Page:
BEIRUT: Lebanon’s Prime Minister-designate Saad Hariri said on Sunday that although he had been subjected to “slander and lies,” he was “very patient” and determined to form a new government.
In a televised speech marking 16 years since the assassination of his father, Rafik Hariri, he said that he would never accept giving “the blocking third in the government to the president of republic.”
Hariri said that during his meeting with Michel Aoun on Friday “the president of the republic asked for a quota of six minsters and for granting the Armenian Tashnag party a minister out of this quota.”
“Things are not going well, for the economy is in crisis, a dear part of our beloved Beirut was destroyed by the explosion of the port, the new coronavirus pandemic is devastating our families, and the series of assassinations is continuing with the last victim being martyr Lokman Slim,” Hariri said.
“A specialists’ government of nonparties members is the only one capable of implementing the necessary reforms, whose road map was set by the initiative of French President Emmanuel Macron, otherwise no one will help us and the deterioration will continue until the big explosion.”
He continued: “Fighting corruption starts with a reform that guarantees the independence of the judiciary, which stops pressures on some judges to open or close certain cases according to political affiliations.”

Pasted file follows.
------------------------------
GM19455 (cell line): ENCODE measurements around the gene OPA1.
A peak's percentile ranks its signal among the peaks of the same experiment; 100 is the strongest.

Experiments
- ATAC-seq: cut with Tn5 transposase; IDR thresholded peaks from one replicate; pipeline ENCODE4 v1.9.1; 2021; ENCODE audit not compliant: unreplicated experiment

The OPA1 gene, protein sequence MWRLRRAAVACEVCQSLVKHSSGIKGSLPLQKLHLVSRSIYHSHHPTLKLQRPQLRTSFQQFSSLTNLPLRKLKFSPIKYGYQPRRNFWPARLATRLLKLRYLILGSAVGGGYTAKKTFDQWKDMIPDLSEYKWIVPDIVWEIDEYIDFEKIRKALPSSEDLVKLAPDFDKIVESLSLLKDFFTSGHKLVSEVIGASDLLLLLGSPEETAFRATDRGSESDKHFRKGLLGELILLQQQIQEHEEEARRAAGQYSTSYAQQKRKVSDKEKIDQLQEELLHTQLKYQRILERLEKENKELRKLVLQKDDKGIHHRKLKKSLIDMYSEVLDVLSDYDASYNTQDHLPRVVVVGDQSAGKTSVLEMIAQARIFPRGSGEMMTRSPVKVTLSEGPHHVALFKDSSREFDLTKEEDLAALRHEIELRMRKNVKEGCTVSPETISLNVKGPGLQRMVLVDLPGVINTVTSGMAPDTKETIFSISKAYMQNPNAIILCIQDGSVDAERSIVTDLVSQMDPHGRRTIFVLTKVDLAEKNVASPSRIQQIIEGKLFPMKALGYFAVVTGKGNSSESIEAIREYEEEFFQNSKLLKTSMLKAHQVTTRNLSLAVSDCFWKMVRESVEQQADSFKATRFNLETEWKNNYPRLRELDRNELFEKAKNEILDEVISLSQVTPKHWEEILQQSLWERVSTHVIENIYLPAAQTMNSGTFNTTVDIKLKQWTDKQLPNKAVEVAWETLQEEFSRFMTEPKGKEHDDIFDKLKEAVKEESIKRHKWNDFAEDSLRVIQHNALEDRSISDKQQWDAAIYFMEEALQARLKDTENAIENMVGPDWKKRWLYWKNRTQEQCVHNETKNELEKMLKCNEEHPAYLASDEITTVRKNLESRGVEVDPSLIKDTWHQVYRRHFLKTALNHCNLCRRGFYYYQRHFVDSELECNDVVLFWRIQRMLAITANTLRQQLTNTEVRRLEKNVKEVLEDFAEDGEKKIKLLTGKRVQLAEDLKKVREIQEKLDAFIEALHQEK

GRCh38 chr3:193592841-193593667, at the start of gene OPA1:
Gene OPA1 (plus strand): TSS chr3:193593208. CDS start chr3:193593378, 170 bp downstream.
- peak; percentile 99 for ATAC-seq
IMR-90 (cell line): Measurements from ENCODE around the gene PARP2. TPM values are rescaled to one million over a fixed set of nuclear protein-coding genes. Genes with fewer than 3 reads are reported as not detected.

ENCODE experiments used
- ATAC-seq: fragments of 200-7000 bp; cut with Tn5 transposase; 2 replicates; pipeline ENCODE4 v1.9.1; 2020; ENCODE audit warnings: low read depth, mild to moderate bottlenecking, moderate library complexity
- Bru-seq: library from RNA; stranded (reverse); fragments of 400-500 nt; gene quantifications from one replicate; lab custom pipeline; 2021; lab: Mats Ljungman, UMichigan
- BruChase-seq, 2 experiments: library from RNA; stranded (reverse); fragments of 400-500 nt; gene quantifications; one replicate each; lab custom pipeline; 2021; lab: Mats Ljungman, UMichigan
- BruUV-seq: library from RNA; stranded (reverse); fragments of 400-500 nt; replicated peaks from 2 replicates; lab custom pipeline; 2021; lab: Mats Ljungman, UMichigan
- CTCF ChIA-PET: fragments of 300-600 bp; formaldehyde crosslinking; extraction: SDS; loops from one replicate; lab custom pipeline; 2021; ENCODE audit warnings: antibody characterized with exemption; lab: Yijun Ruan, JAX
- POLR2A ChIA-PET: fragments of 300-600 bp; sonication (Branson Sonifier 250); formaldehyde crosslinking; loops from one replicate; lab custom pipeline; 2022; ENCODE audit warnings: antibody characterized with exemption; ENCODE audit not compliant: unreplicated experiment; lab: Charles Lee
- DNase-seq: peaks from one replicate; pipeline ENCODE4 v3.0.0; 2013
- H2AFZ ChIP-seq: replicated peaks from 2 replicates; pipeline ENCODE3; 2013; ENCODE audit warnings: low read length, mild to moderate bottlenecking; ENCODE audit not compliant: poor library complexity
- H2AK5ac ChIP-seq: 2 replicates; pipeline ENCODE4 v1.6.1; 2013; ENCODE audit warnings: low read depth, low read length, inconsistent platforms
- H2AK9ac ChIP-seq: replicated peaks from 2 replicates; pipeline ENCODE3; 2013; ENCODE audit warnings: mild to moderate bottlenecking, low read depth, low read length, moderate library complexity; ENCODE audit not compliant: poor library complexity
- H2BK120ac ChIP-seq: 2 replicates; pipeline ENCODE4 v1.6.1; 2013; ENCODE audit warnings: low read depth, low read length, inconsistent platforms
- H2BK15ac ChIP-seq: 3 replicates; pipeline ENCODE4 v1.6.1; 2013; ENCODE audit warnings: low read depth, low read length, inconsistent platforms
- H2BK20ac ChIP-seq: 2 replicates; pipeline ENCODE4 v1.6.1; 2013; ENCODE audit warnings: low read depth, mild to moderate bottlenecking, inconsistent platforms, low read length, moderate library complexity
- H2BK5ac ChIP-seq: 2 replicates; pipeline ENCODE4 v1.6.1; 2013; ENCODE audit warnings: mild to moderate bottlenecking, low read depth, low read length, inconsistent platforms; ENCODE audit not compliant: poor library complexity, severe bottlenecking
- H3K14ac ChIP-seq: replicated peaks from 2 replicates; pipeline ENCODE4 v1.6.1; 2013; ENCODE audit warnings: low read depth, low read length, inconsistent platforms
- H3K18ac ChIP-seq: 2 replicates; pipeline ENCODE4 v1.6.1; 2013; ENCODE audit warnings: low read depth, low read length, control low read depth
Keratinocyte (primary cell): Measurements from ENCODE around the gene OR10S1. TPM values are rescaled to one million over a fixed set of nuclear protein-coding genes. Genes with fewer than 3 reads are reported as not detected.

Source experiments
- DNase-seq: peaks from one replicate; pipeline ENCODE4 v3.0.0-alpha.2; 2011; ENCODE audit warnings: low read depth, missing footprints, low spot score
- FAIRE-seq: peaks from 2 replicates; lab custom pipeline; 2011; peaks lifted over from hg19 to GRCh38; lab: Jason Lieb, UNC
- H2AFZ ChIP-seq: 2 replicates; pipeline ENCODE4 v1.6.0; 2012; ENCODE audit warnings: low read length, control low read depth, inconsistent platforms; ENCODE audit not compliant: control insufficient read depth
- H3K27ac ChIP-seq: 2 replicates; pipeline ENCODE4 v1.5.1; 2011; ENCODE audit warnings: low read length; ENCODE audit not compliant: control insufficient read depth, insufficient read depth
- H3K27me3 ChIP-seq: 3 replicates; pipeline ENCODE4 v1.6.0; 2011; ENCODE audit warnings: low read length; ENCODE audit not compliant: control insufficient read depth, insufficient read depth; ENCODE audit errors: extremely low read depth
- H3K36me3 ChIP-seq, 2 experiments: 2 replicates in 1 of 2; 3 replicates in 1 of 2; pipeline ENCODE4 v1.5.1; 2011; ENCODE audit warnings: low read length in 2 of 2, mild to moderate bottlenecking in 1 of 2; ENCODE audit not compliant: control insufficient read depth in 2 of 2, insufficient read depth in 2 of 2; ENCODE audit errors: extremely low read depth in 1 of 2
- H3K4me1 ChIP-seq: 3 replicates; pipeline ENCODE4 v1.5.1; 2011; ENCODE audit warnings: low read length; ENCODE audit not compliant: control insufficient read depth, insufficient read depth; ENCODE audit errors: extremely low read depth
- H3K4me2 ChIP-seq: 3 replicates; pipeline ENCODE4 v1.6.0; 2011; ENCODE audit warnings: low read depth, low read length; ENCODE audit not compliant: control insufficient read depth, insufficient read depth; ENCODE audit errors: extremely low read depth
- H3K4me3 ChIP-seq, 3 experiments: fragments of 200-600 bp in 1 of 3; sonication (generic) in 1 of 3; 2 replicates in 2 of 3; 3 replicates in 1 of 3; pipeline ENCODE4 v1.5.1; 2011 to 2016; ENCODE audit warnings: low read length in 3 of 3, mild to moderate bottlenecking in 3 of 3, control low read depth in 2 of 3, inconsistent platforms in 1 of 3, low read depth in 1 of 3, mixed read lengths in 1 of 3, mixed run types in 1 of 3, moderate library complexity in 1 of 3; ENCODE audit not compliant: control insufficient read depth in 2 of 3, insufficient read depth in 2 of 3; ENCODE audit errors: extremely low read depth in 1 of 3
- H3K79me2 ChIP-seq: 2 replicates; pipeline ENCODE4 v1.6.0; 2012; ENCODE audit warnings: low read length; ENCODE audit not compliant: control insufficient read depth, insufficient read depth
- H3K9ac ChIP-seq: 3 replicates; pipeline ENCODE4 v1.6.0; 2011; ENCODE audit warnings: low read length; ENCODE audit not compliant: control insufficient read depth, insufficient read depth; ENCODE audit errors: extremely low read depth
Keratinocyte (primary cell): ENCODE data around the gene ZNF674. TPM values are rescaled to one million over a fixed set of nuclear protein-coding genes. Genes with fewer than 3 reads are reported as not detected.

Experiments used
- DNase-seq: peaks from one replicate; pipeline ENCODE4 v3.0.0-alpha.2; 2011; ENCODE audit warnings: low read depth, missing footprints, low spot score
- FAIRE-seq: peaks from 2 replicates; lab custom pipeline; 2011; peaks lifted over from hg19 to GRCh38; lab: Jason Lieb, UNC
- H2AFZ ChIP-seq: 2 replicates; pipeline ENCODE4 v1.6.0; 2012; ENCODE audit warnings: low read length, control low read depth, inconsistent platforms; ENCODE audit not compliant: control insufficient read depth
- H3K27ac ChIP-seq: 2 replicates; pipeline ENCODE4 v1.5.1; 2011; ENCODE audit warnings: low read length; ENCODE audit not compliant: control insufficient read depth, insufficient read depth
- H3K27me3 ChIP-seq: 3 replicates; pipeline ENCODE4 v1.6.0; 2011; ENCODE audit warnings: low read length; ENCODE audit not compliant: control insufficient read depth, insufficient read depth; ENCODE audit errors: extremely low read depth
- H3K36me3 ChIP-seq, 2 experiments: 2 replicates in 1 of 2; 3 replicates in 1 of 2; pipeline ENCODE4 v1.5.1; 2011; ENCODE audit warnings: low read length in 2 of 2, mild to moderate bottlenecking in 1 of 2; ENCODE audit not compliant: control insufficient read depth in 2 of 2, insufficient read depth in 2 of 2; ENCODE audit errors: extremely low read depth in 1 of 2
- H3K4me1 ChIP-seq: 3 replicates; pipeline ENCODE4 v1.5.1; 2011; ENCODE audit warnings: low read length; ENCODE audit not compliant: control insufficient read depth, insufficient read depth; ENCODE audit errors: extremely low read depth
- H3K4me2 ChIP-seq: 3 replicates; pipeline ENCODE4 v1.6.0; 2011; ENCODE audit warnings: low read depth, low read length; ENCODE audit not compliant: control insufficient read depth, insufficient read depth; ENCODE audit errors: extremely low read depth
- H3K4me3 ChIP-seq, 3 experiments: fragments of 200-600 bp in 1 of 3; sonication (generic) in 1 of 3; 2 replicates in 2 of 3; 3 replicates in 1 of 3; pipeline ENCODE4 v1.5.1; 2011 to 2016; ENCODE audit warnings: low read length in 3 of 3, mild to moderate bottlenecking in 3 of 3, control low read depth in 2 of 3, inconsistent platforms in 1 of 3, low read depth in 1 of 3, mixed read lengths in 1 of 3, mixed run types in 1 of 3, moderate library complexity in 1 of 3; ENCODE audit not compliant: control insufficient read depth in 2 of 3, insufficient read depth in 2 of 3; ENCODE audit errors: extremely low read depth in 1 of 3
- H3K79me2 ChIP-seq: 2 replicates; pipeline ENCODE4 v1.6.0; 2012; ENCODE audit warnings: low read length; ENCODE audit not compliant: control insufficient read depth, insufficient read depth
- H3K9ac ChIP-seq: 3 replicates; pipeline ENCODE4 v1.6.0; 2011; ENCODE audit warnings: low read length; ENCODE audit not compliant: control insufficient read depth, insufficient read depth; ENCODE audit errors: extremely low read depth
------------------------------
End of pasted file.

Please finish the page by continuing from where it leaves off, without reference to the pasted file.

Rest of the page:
Hariri considered that “the one who is blocking the forming of the government is the one who is obstructing the launching of reforms, delaying preventing the collapse, and launching reconstruction.”
On the anniversary of his father’s death, Hariri stressed that the ruling issued by the Special Tribunal for Lebanon against Slim Ayyash, convicted in absentia of killing Rafik Hariri in a 2005 bombing, should be executed and that he should be handed over no matter how long it took.
Ayyash is still at large and Hezbollah refuses to hand him over as it does not recognize the tribunal.
Hariri rejected criticism of his late father, saying: “Hariri’s policy had brought back Lebanon to the scene, attracted investors and tourists, and set the first cellular network in the Middle East even before Israel did, and it was a policy of moderation.”
The prime minister-designate also objected to allegations that he infringed on the president’s prerogatives in forming the government or on the Christians’ rights but that he “did not allow the president of the republic to choose the ministers he wanted, especially Christian ministers.”